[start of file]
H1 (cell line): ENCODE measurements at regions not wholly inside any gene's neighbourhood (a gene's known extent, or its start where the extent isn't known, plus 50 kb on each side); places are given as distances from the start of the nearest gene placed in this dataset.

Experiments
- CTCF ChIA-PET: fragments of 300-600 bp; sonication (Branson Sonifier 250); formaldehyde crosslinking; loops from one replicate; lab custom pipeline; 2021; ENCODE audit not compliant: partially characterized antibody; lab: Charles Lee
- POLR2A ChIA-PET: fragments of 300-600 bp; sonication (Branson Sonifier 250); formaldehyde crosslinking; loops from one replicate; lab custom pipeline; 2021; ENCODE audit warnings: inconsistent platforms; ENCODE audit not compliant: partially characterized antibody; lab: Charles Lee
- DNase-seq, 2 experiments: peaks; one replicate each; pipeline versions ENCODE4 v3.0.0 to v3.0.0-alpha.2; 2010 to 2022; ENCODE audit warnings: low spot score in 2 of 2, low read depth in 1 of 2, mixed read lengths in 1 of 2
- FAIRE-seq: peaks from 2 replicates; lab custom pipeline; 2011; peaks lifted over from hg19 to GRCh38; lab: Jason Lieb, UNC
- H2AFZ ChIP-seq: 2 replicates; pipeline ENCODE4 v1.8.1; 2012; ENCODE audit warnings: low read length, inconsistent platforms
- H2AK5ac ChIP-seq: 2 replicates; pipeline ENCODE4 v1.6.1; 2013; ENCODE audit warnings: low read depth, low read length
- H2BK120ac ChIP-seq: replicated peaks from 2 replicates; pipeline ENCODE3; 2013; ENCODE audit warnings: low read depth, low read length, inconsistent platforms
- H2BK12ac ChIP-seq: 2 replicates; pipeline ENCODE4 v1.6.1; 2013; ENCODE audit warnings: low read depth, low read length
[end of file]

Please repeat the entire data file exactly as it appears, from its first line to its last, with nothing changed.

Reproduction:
H1 (cell line): ENCODE measurements at regions not wholly inside any gene's neighbourhood (a gene's known extent, or its start where the extent isn't known, plus 50 kb on each side); places are given as distances from the start of the nearest gene placed in this dataset.

Experiments
- CTCF ChIA-PET: fragments of 300-600 bp; sonication (Branson Sonifier 250); formaldehyde crosslinking; loops from one replicate; lab custom pipeline; 2021; ENCODE audit not compliant: partially characterized antibody; lab: Charles Lee
- POLR2A ChIA-PET: fragments of 300-600 bp; sonication (Branson Sonifier 250); formaldehyde crosslinking; loops from one replicate; lab custom pipeline; 2021; ENCODE audit warnings: inconsistent platforms; ENCODE audit not compliant: partially characterized antibody; lab: Charles Lee
- DNase-seq, 2 experiments: peaks; one replicate each; pipeline versions ENCODE4 v3.0.0 to v3.0.0-alpha.2; 2010 to 2022; ENCODE audit warnings: low spot score in 2 of 2, low read depth in 1 of 2, mixed read lengths in 1 of 2
- FAIRE-seq: peaks from 2 replicates; lab custom pipeline; 2011; peaks lifted over from hg19 to GRCh38; lab: Jason Lieb, UNC
- H2AFZ ChIP-seq: 2 replicates; pipeline ENCODE4 v1.8.1; 2012; ENCODE audit warnings: low read length, inconsistent platforms
- H2AK5ac ChIP-seq: 2 replicates; pipeline ENCODE4 v1.6.1; 2013; ENCODE audit warnings: low read depth, low read length
- H2BK120ac ChIP-seq: replicated peaks from 2 replicates; pipeline ENCODE3; 2013; ENCODE audit warnings: low read depth, low read length, inconsistent platforms
- H2BK12ac ChIP-seq: 2 replicates; pipeline ENCODE4 v1.6.1; 2013; ENCODE audit warnings: low read depth, low read length